"Deadpool" Screenwriters Talk Political Correctness, PG-13 Petition and the Merc's Mouth
Comic Books, Film
It’s happened again (last time it was Michael May), I am interviewing one of my fellow Robot 6 pals. This time it’s writer Sean T. Collins, regarding Destructor, the webcomic described as an “ongoing story of villainy byCollins and Matt Wiegle, updated Mondays and Thursdays … ‘Alone he fled, and came in from Outside. Upon the seething streets of Planet D he landed, in his armor and his rage. With General at his side and Wall behind, he wrote his name in blood across the worlds, worlds he would conquer, filled with foes to crush. He formed the Mob and set their star alight, the guns and gangs, machines and magic theirs, the red ambition his and his alone, until the System shuddered at his name: Destructor—the most dangerous man alive.'” As engaging and sometimes maddening a co-worker (we have vastly different critical minds, an observation that I hope he takes as the compliment it is) as Collins may be, I was not surprised in the slightest to find him to be a great creator to interview.
Tim O’Shea: You are a faithful reader of Tom Brevoort’s Twitter account, do you think he returns the favor and is an avid reader of Destructor?
Sean T. Collins: Hahaha! Aw, I’m sure we don’t have nearly enough commenters asking us who would win in a fight, Jean Grey or the Blue Marvel, and given how much he looooooves that sort of thing we’re probably not high on his reading list. He’s a reader I’d love to have, though. Are you there, Tom? It’s me, the guy who makes posts out of your tweets.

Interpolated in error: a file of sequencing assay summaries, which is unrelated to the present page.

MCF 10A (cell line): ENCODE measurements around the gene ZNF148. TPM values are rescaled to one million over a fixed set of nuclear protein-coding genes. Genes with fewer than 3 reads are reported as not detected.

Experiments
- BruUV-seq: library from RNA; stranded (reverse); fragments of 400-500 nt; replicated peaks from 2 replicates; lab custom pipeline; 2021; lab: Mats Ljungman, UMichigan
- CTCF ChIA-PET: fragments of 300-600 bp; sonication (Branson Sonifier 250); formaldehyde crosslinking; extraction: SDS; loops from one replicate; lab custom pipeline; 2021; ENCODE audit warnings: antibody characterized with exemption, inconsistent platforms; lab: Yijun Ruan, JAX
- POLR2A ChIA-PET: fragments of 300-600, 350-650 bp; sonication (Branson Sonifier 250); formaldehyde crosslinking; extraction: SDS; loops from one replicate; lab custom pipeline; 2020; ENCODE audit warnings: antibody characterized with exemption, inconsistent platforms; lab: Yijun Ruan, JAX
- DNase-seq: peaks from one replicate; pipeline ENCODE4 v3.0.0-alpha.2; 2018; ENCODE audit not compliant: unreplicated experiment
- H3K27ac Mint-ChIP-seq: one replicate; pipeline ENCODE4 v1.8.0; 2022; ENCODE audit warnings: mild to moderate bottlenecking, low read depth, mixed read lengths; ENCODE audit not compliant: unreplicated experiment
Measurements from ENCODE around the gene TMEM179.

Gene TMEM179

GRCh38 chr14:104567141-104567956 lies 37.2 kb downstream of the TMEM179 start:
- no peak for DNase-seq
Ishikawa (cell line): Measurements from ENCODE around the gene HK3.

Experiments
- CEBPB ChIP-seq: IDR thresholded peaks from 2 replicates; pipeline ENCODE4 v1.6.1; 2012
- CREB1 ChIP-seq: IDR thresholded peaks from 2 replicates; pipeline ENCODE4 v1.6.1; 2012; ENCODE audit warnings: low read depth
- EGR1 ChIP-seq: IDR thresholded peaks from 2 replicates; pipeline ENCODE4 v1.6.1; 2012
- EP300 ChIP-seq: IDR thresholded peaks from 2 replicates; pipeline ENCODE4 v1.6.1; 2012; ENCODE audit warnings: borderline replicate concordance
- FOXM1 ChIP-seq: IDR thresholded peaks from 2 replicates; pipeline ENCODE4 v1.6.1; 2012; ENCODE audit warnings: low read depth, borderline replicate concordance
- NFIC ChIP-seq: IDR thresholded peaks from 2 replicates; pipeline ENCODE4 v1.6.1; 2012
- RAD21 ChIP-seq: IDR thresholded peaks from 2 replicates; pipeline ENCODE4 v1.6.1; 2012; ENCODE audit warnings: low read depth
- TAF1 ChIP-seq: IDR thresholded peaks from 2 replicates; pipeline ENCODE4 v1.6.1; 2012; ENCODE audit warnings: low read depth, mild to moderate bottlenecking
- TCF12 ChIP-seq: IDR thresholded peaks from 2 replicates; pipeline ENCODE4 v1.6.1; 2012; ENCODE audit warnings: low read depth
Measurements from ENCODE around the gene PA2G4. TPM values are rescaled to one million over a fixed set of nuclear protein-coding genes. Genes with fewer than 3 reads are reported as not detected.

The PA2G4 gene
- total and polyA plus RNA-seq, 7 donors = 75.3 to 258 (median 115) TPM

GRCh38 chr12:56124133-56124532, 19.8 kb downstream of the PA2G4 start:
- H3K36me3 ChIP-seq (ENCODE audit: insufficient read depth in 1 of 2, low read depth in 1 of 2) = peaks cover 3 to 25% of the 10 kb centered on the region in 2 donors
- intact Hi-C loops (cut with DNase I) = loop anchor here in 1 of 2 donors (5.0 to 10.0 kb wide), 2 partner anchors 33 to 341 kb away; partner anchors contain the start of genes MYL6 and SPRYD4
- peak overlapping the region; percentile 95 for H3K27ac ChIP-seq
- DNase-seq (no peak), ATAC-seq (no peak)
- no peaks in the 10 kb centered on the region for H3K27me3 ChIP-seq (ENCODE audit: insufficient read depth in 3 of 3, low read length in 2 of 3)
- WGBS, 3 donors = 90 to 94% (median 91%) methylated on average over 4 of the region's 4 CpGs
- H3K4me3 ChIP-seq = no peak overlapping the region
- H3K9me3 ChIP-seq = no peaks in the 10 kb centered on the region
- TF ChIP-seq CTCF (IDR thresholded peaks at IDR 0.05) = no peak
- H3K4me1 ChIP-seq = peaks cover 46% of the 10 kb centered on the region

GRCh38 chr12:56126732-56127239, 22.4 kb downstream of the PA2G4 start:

I came to shop.
Seriously, I was just about as excited for this past weekend’s MoCCA festival as I’ve ever been for any comic convention. And it wasn’t because of the guests or the panels or even getting to see so many of my friends and colleagues — it was because of the comics. The best thing about a small-press show is your ability to dig into the tables and come away with enough treasures to keep you reading happily for weeks. Proceeding from the top left of the picture above in as logical a fashion as I can manage, here’s a rundown of my personal treasure trove…
Even if you haven’t read George Orwell’s dystopian masterpiece Nineteen Eighty-Four, you’re undoubtedly familiar with its ominous mantra-like totalitarian slogan, “Big Brother Is Watching You.” Now you can watch Big Brother right back, courtesy of Ignatz Award nominated comics creator Matt Wiegle. Wiegle’s illustrated a summary video of Orwell’s novel for Sparknotes.com, Barnes & Noble’s study-guide site. You can check out sketches, pencils, and inks for many of the scenes in the July and August archives of PartykaUSA.com, the website of Wiegle’s comics collective — as well as a few full-color finished versions at my other blog.
This isn’t the first time Wiegle’s worked with Sparknotes: He helped adapt Romeo & Juliet into graphic-novel form for their No Fear Shakespeare series. (To see him work with a vastly less talented creator, you can read three comics he and I did together at Top Shelf 2.0 if you’re so inclined.)